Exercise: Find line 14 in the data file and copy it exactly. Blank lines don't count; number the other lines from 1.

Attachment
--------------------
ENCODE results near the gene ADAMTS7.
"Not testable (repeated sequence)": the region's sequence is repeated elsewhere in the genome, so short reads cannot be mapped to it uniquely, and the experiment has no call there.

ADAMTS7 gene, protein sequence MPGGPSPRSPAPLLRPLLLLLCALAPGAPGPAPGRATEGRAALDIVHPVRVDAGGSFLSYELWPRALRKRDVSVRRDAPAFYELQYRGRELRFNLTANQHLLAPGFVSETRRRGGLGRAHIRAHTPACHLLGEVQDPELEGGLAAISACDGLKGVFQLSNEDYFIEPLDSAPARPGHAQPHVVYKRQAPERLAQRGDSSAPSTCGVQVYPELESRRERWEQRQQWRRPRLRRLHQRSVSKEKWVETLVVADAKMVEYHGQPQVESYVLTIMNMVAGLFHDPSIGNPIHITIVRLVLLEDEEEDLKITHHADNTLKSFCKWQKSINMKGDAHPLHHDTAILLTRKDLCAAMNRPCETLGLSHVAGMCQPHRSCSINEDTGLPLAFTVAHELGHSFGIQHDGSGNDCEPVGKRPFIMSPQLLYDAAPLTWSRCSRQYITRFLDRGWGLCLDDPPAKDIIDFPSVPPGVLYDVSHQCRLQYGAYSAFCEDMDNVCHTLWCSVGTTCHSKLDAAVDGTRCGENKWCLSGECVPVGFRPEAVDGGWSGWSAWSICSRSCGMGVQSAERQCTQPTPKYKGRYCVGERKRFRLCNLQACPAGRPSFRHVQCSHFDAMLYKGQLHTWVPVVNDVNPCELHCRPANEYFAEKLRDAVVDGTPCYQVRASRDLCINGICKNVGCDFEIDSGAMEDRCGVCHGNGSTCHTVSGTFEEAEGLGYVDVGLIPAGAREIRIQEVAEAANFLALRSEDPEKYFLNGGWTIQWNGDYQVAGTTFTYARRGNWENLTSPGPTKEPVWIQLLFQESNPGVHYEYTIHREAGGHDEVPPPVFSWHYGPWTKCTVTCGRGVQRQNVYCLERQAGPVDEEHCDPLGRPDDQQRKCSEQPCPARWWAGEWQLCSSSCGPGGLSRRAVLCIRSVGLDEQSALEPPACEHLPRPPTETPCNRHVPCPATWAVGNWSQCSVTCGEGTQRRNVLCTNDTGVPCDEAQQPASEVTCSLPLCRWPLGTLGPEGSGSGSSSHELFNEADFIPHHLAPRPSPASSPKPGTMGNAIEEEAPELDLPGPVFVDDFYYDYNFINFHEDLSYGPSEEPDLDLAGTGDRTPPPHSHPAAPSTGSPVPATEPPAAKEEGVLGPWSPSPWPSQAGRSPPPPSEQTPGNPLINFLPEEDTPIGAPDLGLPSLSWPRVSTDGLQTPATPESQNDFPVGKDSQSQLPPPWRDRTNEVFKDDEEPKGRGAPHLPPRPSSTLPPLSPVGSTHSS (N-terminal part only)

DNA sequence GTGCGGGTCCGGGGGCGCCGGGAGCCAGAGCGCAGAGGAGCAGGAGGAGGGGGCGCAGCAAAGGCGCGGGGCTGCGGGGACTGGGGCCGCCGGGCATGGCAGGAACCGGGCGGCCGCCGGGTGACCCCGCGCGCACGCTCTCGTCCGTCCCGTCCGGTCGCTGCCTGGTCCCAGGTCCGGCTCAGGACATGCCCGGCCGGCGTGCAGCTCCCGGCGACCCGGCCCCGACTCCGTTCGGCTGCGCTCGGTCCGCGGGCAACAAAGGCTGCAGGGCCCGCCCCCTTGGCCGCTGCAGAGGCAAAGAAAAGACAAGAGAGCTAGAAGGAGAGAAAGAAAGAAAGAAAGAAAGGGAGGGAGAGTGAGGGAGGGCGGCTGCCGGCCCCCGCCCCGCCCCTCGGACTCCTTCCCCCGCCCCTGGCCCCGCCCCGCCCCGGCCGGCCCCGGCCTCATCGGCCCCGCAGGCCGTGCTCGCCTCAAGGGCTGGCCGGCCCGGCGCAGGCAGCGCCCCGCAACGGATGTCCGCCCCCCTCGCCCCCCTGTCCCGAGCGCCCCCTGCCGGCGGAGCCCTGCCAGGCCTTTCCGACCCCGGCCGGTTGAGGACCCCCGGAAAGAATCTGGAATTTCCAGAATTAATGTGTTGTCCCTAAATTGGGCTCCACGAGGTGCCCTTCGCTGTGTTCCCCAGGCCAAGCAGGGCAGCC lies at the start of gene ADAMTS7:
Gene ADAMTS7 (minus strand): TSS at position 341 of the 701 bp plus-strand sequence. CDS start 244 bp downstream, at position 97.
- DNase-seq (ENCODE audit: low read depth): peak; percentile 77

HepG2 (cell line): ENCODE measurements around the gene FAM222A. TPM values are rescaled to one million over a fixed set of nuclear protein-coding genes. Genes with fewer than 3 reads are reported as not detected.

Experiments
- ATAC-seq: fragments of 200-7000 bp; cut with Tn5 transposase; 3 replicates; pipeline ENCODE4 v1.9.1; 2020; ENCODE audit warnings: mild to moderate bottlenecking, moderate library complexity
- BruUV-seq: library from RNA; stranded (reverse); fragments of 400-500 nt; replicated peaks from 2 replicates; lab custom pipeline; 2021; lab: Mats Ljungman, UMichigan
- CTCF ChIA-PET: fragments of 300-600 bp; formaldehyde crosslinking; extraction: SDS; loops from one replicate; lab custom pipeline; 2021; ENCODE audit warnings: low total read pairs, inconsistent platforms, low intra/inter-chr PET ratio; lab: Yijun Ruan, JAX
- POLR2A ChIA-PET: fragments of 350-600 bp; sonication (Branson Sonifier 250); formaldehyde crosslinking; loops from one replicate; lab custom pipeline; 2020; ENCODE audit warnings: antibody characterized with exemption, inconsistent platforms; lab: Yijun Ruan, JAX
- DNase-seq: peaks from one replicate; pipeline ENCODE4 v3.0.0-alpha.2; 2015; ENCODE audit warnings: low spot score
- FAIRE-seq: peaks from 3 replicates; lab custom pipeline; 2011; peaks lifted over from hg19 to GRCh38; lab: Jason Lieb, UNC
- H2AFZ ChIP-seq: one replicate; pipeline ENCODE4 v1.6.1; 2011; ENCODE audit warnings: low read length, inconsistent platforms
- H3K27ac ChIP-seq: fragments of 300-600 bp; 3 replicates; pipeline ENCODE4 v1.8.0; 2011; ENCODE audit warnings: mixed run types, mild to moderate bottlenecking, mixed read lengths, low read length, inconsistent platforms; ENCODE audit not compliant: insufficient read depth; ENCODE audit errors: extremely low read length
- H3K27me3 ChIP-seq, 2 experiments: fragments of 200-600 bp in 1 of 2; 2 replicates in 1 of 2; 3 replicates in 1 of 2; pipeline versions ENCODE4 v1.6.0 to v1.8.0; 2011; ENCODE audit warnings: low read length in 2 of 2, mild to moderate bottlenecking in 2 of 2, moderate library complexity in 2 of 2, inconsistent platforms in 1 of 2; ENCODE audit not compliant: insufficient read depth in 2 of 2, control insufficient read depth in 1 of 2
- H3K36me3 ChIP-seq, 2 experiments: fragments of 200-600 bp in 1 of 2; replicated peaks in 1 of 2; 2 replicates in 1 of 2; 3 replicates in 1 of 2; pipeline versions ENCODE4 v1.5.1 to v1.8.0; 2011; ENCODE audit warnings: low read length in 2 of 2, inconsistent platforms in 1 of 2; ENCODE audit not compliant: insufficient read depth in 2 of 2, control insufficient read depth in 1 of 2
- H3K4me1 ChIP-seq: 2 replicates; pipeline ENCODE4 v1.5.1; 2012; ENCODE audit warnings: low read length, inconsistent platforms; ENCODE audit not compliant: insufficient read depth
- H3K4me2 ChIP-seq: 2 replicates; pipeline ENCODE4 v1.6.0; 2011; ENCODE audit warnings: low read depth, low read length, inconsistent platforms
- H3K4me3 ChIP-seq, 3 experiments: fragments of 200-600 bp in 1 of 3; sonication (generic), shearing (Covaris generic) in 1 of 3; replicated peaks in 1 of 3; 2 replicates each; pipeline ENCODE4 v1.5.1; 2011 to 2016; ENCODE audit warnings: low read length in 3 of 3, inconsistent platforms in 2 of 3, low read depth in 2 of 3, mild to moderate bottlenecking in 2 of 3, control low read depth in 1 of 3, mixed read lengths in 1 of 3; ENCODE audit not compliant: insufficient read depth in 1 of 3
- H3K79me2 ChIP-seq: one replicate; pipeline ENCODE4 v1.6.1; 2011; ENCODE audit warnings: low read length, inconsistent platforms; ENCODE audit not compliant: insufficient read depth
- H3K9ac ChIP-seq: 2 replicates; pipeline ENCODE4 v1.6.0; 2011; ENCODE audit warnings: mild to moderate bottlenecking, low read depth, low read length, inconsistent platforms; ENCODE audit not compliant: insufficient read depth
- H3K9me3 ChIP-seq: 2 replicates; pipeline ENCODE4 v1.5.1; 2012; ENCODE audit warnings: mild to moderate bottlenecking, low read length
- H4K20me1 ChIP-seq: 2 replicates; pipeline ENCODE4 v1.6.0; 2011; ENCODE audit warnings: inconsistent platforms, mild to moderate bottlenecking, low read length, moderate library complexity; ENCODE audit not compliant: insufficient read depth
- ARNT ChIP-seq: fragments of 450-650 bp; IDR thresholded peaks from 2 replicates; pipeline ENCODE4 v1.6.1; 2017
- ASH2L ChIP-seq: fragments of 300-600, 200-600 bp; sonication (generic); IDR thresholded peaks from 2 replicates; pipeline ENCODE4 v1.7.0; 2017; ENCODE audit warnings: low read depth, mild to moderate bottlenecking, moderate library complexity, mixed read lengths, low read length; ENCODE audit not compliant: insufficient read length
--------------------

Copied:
- FAIRE-seq: peaks from 3 replicates; lab custom pipeline; 2011; peaks lifted over from hg19 to GRCh38; lab: Jason Lieb, UNC